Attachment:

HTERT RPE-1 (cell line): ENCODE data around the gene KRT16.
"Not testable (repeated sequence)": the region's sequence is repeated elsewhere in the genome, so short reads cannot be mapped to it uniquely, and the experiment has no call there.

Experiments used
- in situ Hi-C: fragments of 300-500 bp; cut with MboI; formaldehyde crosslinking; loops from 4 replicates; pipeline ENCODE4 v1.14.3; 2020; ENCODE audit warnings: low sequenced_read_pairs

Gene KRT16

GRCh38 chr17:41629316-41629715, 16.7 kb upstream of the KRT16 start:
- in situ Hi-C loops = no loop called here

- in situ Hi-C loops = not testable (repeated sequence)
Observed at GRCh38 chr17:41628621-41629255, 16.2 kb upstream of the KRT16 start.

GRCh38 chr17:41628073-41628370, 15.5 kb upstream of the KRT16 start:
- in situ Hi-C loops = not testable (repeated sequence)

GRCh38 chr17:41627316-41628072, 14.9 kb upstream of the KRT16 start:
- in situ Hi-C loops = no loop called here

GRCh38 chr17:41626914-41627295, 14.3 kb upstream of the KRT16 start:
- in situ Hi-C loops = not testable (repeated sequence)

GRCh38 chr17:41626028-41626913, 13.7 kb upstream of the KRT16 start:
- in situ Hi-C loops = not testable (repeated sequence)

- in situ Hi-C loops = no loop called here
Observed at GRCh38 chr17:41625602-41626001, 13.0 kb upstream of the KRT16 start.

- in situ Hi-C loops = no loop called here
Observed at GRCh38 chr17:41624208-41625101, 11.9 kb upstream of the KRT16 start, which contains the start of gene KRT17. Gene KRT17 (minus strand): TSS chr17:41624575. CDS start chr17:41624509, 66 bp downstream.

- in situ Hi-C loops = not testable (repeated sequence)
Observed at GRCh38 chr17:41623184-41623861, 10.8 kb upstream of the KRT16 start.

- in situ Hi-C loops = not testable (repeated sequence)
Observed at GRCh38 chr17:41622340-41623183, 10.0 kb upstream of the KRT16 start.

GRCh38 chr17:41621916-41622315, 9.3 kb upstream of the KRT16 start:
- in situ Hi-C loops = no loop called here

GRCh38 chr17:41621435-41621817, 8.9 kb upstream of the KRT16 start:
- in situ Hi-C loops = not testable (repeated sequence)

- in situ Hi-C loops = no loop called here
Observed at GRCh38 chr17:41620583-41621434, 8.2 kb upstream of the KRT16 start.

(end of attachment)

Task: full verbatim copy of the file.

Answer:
HTERT RPE-1 (cell line): ENCODE data around the gene KRT16.
"Not testable (repeated sequence)": the region's sequence is repeated elsewhere in the genome, so short reads cannot be mapped to it uniquely, and the experiment has no call there.

Experiments used
- in situ Hi-C: fragments of 300-500 bp; cut with MboI; formaldehyde crosslinking; loops from 4 replicates; pipeline ENCODE4 v1.14.3; 2020; ENCODE audit warnings: low sequenced_read_pairs

Gene KRT16

GRCh38 chr17:41629316-41629715, 16.7 kb upstream of the KRT16 start:
- in situ Hi-C loops = no loop called here

- in situ Hi-C loops = not testable (repeated sequence)
Observed at GRCh38 chr17:41628621-41629255, 16.2 kb upstream of the KRT16 start.

GRCh38 chr17:41628073-41628370, 15.5 kb upstream of the KRT16 start:
- in situ Hi-C loops = not testable (repeated sequence)

GRCh38 chr17:41627316-41628072, 14.9 kb upstream of the KRT16 start:
- in situ Hi-C loops = no loop called here

GRCh38 chr17:41626914-41627295, 14.3 kb upstream of the KRT16 start:
- in situ Hi-C loops = not testable (repeated sequence)

GRCh38 chr17:41626028-41626913, 13.7 kb upstream of the KRT16 start:
- in situ Hi-C loops = not testable (repeated sequence)

- in situ Hi-C loops = no loop called here
Observed at GRCh38 chr17:41625602-41626001, 13.0 kb upstream of the KRT16 start.

- in situ Hi-C loops = no loop called here
Observed at GRCh38 chr17:41624208-41625101, 11.9 kb upstream of the KRT16 start, which contains the start of gene KRT17. Gene KRT17 (minus strand): TSS chr17:41624575. CDS start chr17:41624509, 66 bp downstream.

- in situ Hi-C loops = not testable (repeated sequence)
Observed at GRCh38 chr17:41623184-41623861, 10.8 kb upstream of the KRT16 start.

- in situ Hi-C loops = not testable (repeated sequence)
Observed at GRCh38 chr17:41622340-41623183, 10.0 kb upstream of the KRT16 start.

GRCh38 chr17:41621916-41622315, 9.3 kb upstream of the KRT16 start:
- in situ Hi-C loops = no loop called here

GRCh38 chr17:41621435-41621817, 8.9 kb upstream of the KRT16 start:
- in situ Hi-C loops = not testable (repeated sequence)

- in situ Hi-C loops = no loop called here
Observed at GRCh38 chr17:41620583-41621434, 8.2 kb upstream of the KRT16 start.